It is a good idea for diplomats to keep their word in small matters. It makes the later complete betrayals more of a surprise.
One of the stranger beliefs in science fiction is a passionate belief in Beautiful Writing--lots and lots of extraspecial exciting words thrown no hurled no CASCADED upon the reader in a shimmering shower of precious verbal gleaming gleanings and a singing pillar of righteous fiery syntactic spinach. The only thing that was good in that sentence was the spinach, and the hell with it.
Human beings always say they prefer peace, but it takes a saint to talk us into not assaulting our neighbors.
There is a saying among those of us who have careers with the Council of Humanity that skiers, cooks, painters, and diplomats must work with what is in front of them.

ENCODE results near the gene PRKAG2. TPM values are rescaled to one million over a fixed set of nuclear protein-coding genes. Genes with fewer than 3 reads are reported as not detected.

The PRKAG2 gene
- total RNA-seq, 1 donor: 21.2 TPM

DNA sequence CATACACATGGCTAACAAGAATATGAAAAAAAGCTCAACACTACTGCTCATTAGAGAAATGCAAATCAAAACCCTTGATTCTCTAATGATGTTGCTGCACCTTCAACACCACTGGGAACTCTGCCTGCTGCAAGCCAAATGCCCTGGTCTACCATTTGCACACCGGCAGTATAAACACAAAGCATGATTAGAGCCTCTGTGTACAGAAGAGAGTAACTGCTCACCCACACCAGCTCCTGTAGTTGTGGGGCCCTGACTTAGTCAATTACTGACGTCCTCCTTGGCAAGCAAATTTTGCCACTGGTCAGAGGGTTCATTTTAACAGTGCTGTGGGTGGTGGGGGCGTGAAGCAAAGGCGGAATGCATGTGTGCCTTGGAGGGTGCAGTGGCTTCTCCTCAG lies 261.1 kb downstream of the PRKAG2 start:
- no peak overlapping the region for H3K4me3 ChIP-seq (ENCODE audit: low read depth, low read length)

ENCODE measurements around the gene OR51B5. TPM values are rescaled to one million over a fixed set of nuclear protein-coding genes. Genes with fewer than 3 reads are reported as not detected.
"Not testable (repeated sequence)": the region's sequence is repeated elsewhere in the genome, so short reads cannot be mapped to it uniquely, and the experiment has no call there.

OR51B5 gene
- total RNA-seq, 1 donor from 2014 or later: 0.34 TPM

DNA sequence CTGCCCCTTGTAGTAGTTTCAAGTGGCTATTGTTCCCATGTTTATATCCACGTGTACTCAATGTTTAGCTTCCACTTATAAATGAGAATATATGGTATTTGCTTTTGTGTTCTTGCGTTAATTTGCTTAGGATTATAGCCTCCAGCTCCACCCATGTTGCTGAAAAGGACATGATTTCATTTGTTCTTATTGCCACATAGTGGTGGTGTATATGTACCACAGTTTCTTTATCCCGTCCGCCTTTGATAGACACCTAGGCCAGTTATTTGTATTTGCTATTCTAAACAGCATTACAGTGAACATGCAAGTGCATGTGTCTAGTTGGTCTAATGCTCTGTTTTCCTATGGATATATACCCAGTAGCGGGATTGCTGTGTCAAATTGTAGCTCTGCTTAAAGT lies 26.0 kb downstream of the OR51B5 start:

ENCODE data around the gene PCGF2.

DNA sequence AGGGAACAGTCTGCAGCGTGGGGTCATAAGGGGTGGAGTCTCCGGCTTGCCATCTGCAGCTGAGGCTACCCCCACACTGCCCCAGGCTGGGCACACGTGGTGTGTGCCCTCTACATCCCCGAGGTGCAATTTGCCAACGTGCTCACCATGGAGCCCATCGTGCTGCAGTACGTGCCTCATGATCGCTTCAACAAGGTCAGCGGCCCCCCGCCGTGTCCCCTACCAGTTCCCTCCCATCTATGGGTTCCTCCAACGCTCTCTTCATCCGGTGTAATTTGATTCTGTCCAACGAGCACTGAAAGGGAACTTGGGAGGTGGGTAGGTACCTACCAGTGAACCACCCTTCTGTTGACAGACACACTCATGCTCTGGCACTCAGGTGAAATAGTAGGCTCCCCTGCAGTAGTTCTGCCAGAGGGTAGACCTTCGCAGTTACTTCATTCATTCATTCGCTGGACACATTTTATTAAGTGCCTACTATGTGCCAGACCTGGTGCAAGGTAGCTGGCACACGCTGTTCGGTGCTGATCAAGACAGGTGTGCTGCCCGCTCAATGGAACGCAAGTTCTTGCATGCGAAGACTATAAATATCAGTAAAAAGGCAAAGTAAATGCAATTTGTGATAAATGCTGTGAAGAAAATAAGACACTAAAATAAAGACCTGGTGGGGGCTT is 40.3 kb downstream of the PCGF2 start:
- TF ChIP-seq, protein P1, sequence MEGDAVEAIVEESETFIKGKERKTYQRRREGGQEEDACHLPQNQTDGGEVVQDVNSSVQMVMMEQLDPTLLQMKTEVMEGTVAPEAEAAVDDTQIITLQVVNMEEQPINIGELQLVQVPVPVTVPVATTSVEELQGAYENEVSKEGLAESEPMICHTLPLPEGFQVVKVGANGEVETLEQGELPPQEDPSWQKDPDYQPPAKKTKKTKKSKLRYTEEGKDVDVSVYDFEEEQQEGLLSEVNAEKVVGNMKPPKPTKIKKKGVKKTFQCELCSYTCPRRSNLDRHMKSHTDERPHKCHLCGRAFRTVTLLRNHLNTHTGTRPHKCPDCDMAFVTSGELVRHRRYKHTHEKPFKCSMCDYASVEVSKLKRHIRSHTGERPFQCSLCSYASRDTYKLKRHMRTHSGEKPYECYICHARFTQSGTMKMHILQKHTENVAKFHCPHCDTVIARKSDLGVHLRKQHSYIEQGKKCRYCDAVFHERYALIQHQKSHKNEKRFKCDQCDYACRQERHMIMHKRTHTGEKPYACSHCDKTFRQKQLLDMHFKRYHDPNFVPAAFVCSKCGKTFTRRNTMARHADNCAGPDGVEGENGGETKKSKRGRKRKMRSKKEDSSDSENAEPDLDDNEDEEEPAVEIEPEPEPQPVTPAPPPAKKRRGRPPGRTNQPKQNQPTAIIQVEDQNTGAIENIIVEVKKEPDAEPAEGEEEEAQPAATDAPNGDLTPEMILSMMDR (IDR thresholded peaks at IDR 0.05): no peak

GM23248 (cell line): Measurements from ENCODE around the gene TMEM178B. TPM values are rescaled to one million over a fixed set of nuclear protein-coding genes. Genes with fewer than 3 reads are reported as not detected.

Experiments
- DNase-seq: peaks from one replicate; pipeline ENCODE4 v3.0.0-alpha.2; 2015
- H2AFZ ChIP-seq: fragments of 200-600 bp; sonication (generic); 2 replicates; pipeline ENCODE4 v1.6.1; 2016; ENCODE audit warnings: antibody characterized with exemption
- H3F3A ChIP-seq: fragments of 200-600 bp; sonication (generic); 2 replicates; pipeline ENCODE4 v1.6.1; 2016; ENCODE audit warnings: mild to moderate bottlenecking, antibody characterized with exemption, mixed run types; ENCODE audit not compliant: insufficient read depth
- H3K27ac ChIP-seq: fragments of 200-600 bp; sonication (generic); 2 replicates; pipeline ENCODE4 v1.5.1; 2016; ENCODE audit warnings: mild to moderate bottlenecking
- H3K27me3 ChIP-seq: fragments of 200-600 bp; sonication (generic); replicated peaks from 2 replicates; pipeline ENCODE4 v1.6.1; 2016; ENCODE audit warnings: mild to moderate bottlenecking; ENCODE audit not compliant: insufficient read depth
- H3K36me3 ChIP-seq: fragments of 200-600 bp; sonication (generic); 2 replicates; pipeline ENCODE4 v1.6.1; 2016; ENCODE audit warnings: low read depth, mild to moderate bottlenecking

If you want to learn a culture, you have to learn how to like what it likes, rather than go looking for something that you like.
Almost every culture in the Thousand Cultures had some wisdom literature, and much of it was the same between any two cultures. . . . Cultures tend to be alike in much of what they think are the basic virtues, but one of the ones they are most alike in, though it rarely appears in their book of wisdom, is: Distrust strangers, fear foreigners, dread novelty.
It's a good idea for diplomats to keep their word in small matters. It makes the later complete betrayals more of a surprise.
People who put principles before people are people who hate people. They dont much care about how well it works, just about how right it is . . . they may even like it better if it inflicts enough pain.